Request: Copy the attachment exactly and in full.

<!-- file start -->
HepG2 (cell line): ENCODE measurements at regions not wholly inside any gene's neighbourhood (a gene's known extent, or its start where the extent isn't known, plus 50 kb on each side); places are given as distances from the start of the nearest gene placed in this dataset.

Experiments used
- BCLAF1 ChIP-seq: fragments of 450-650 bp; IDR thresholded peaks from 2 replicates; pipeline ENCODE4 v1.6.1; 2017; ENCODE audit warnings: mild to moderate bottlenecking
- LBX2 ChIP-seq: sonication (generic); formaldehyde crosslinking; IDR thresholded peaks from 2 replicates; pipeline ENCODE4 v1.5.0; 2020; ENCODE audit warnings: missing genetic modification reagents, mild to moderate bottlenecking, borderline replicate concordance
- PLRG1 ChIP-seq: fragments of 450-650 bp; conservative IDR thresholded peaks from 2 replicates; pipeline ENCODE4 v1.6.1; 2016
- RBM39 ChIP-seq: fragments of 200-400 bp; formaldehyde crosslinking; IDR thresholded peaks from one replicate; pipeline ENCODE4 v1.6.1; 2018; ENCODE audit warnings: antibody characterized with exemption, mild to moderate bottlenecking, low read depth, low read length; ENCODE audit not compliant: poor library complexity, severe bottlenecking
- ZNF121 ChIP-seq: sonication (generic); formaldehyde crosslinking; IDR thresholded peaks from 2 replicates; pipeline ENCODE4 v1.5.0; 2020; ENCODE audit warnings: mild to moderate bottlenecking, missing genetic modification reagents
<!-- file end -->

HepG2 (cell line): ENCODE measurements at regions not wholly inside any gene's neighbourhood (a gene's known extent, or its start where the extent isn't known, plus 50 kb on each side); places are given as distances from the start of the nearest gene placed in this dataset.

Experiments used
- BCLAF1 ChIP-seq: fragments of 450-650 bp; IDR thresholded peaks from 2 replicates; pipeline ENCODE4 v1.6.1; 2017; ENCODE audit warnings: mild to moderate bottlenecking
- LBX2 ChIP-seq: sonication (generic); formaldehyde crosslinking; IDR thresholded peaks from 2 replicates; pipeline ENCODE4 v1.5.0; 2020; ENCODE audit warnings: missing genetic modification reagents, mild to moderate bottlenecking, borderline replicate concordance
- PLRG1 ChIP-seq: fragments of 450-650 bp; conservative IDR thresholded peaks from 2 replicates; pipeline ENCODE4 v1.6.1; 2016
- RBM39 ChIP-seq: fragments of 200-400 bp; formaldehyde crosslinking; IDR thresholded peaks from one replicate; pipeline ENCODE4 v1.6.1; 2018; ENCODE audit warnings: antibody characterized with exemption, mild to moderate bottlenecking, low read depth, low read length; ENCODE audit not compliant: poor library complexity, severe bottlenecking
- ZNF121 ChIP-seq: sonication (generic); formaldehyde crosslinking; IDR thresholded peaks from 2 replicates; pipeline ENCODE4 v1.5.0; 2020; ENCODE audit warnings: mild to moderate bottlenecking, missing genetic modification reagents